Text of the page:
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Sustainability developments from around the world

A red vertical aircraft with multiple propellers, with the writing "Air Greenland" on its side, is flying above a snowy mountain range

Etihad, KLM and KLM Cityhopper work with SATAVIA and NATS on contrail prevention

Research suggests that aircraft-generated condensation trails (contrails) cause a climate impact almost double that of direct CO2 emissions from aircraft engines alone. In order to tackle this effect airlines like Etihad, KLM and KLM Cityhopper are working with UK-based SATAVIA to avoid aircraft-generated contrails which add to surface warming. UK air navigation service provider NATS and EUROCONTROL support SATAVIA - who provide atmospheric modelling that optimises flight plans for contrail prevention - as well as airlines such as KLM, KLM Cityhopper and Etihad to test the science. In May 2022, NATS facilitated a KLM flight from Amsterdam to Edmonton, which passed through Scottish airspace, with minor modifications to the flight plan to avoid contrail-forming areas. Etihad equally avoided flying into contrail-forming areas during 22 contrail prevention flights the airline conducted over the course of three days.

Condensation trails – so-called contrails – are formed by water, soot and cool air. When water vapour is ejected from the exhaust nozzle of an aircraft engine into sufficiently cold air, it condenses and freezes around soot and other particles in the air, creating tiny ice crystals. In certain atmospheric conditions, these ice crystals create layers of cirrus clouds, causing a ‘blanket’ effect which keeps warmer air trapped in the lower atmosphere. EUROCONTROL is also closely involved in investigating the link between where aircraft fly and contrail formation and has launched ground-breaking live contrail prevention trials with DLR, the German Aerospace Center (DLR) already in 2021.

Etihad Aviation Group
KLM
KLM Cityhopper
SATAVIA LOGO
NATS

First A380 powered by 100% SAF takes to the skies

Airbus performed its first A380 flight powered by 100% sustainable aviation fuels (SAF) in March 2022. The test aircraft MSN 1 operated one Rolls-Royce Trent 900 engine on 100% SAF. Total Energies supplied Airbus with 27 tonnes of unblended SAF, made from HEFA. A second test flight from Toulouse to Nice that was realised on the 29 March used SAF during take-off and landing. Previously, Airbus attempted to operate flights on 100% SAF; the first was with an Airbus A350 in March 2021 and then with an A319neo single-aisle aircraft in October 2021. Although all Airbus aircraft are currently certified to fly with up to a 50% blend of SAF mixed with kerosene, the main aim is to achieve certification of 100% SAF by the end of this decade. The A380 aircraft used during the test is the same aircraft known as Airbus’ ZEROe Demonstrator, a testbed in order to develop the first zero-emission aircraft in the world to market by 2035.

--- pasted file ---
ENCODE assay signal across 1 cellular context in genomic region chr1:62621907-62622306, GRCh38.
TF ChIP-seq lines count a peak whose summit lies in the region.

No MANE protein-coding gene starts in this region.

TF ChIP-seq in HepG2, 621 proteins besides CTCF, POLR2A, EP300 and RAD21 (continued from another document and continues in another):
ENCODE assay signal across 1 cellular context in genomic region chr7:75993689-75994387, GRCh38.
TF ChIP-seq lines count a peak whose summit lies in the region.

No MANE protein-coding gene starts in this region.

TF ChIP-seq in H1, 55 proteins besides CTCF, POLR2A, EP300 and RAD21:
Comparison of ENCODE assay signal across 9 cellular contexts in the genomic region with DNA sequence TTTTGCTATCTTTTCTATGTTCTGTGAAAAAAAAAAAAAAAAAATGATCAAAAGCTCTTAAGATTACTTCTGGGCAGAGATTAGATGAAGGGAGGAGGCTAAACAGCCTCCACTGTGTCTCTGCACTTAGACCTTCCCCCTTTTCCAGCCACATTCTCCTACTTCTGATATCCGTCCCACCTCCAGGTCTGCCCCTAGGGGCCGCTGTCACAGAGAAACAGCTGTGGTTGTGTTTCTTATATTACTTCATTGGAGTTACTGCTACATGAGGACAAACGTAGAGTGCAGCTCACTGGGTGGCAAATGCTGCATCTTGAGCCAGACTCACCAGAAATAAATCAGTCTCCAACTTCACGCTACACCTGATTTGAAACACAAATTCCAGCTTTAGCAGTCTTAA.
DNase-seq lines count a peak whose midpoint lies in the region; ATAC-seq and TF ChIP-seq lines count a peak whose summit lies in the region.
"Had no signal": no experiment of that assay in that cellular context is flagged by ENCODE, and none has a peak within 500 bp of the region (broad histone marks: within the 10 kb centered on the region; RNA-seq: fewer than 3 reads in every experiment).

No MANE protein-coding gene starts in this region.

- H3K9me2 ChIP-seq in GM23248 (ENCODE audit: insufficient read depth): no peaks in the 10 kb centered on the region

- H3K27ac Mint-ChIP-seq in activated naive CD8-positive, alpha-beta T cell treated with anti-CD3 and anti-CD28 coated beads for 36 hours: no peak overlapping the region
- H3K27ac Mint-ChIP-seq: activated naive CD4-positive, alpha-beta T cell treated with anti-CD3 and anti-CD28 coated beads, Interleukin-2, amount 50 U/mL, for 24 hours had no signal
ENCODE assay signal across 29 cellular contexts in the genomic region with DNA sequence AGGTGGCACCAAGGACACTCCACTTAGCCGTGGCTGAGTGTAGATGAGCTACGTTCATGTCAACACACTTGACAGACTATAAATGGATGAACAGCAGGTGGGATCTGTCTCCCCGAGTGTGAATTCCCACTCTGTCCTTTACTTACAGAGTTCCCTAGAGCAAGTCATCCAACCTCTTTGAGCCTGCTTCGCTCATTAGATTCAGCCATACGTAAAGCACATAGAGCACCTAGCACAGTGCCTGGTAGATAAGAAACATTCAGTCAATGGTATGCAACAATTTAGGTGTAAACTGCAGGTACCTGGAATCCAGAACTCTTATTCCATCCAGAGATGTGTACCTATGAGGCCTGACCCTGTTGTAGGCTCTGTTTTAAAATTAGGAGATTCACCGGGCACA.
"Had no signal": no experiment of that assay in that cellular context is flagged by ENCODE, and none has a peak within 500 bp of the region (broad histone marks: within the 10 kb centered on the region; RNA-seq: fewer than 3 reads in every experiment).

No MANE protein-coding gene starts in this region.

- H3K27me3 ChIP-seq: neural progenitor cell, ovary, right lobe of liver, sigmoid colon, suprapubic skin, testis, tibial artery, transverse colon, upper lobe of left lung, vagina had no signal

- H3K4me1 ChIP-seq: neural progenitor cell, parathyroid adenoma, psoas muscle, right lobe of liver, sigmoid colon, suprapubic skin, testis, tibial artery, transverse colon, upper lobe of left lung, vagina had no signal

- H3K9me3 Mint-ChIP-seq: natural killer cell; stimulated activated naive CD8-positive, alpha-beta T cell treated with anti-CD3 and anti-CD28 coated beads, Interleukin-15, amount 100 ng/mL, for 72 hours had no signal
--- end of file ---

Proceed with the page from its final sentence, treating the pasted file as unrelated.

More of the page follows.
Airbus

Avolon and Air Greenland partner to tackle climate change by bringing zero-emissions air travel to the region

Avolon, the international aircraft leasing company, announces that it has partnered with Air Greenland, the flag-carrier for Greenland, to bring zero-emissions travel to the region and help tackle the issue of climate change. Avolon and Air Greenland will partner to form a working group to assess the opportunity to commercialise zero-emissions air travel in the region. The working group will also collaborate to identify local infrastructure and certification requirements for electric vertical take-off and landing (eVTOL) aircraft. As part of the agreement, Air Greenland will commit to purchasing or leasing a fleet of VX4 eVTOL aircraft, manufactured by Vertical Aerospace, from Avolon.

AVOLON
Air Greenland

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